It is probably fair to say that the UK referendum result on whether to remain or leave the EU, caught a fair number of people by surprise, especially financial markets.
Financial markets don’t like uncertainty and Brexit definitely created that in the minds of some investors, but aside from the stock market implications, what is the likely impact of leaving the EU going to be for UK travellers.
In the short term, we are still in the EU of course and will remain so until Article 50 is triggered. This means that nothing has changed yet, so if your flight is delayed or cancelled for example, and you think you may be eligible to claim compensation, try Bott & Co’s claim checker to see if you can claim compensation under current regulations, using their guide to help you navigate the jargon.
Here is a look at some of the UK travel implications for the short and longer term, as a result of the Brexit vote.
For many potential scenarios, fear and reality don’t always become the best of friends, which means that the talk of travel restrictions for UK travellers once we leave the EU, is largely overstated.
It is highly likely that once the UK actually leaves the EU, whenever that happens to be, British citizens are not going to require visas to travel into the EU, although you can probably expect to need to make your way through passport control upon arrival.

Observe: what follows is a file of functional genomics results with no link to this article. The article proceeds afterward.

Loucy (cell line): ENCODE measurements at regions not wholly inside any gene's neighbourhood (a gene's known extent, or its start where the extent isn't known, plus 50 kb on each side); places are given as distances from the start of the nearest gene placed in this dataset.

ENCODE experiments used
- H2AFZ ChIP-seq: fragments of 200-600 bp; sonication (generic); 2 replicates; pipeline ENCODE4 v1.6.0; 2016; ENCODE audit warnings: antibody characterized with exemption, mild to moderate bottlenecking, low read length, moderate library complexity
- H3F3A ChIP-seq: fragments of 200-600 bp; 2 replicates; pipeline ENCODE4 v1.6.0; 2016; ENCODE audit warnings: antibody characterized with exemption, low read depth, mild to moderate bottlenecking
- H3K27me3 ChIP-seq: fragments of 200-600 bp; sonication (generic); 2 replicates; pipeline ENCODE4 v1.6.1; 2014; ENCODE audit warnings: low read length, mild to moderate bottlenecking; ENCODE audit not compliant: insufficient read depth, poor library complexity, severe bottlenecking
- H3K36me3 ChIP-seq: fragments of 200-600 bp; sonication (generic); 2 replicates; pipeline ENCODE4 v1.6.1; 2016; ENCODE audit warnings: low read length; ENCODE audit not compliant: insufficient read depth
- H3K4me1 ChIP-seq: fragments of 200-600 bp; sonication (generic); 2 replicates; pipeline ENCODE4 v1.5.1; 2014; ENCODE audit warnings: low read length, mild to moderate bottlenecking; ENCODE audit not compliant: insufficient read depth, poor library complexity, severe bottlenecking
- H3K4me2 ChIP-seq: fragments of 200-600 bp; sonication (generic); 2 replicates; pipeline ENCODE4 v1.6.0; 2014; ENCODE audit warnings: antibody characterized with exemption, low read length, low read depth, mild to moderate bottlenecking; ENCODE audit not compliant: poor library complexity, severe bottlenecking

Some pessimists have suggested that if Brexit results in a wider break-up of the current European Union, we could see the introduction of border controls as a replacement to current EU travel agreements, but for the foreseeable future, it is hard to envisage UK travellers experiencing any noticeable travel restrictions, despite the Brexit result.
An end to compensation for delayed flights
As already highlighted, travellers are currently entitled to claim compensation for delayed flights and cancellations, under the current EU regulations.
If you believe some travel commentators, the pessimistic view is that leaving the EU will leave UK citizens less protected and even unable to claim compensation in the form of money, food, drink and accommodation, that they currently are able to do so from airlines.
There is no hard evidence to support this theory and airline consumers represent a significant number, which means that any attempts to water down current compensation levels will be vigorously defended, and with the fear of passengers voting with their feet and their wallets for any airlines who don’t look after their customers in times of trouble, it is unrealistic to think that Brexit will signal the end of justifiable compensation when flights are delayed or cancelled.
Car park figures are revealing
Brexit led to some predictions of a slowdown in the economy and a drop in passenger numbers heading for the airports, but these figures are still heading north rather than south, even after the referendum result.
Demand for air travel is expected to grow by as much as 80% over the next 20 years according to a comprehensive recent survey. This is supported by the growth in demand for long-term car parking spaces at airports around the UK and planned investments to increase capacity.
If you think that Brexit might have had a negative effect on the travel industry, a quick scan around the car parks at major airports will reveal a different story.
Penny Dalton is a mature student who is studying journalism. She enjoys writing articles on news-worthy topics, trying her best to come up with a different slant on topics that are being covered heavily.